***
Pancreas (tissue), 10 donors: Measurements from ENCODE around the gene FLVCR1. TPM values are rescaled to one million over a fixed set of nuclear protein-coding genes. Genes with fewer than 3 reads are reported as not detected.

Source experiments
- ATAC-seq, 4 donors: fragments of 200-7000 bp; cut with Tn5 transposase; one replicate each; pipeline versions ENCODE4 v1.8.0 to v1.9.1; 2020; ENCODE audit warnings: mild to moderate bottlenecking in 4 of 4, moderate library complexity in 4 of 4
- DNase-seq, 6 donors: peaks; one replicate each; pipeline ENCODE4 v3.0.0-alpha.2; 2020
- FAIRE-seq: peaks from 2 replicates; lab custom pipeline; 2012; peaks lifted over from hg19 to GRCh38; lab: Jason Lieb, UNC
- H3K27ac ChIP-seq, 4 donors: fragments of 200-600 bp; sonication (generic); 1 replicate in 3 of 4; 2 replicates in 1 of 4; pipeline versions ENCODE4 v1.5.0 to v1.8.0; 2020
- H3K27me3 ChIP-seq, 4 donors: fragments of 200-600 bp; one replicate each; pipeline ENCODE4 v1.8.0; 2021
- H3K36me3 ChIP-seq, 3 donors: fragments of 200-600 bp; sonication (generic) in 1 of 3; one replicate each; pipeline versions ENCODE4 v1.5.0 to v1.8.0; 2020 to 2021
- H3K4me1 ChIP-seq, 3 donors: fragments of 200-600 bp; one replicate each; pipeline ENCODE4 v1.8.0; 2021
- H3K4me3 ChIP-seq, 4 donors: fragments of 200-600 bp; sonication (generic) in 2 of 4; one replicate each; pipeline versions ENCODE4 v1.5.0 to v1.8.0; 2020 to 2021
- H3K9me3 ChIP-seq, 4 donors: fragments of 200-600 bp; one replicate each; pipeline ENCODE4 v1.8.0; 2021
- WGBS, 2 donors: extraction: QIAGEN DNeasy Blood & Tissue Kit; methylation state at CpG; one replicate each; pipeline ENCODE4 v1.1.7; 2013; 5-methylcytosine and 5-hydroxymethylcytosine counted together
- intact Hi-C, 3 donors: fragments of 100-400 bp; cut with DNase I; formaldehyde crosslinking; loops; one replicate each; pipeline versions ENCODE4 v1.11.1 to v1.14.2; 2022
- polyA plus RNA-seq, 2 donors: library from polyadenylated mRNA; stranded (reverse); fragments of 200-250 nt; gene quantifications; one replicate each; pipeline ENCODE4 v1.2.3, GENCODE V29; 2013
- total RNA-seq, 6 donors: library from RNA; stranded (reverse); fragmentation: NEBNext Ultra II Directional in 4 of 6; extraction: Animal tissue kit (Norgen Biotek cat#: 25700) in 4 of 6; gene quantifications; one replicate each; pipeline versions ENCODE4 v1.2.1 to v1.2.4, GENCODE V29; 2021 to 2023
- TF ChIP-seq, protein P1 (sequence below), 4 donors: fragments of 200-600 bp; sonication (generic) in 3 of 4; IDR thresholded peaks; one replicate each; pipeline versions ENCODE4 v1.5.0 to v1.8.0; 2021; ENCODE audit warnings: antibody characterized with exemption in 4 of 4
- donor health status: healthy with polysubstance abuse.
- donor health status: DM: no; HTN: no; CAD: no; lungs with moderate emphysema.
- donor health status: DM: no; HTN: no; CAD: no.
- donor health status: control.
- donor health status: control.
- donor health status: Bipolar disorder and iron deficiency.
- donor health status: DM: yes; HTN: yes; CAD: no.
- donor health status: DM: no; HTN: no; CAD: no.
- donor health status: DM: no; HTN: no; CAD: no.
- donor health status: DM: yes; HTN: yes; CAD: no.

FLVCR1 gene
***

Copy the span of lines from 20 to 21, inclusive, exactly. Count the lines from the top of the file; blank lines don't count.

- donor health status: control.
- donor health status: control.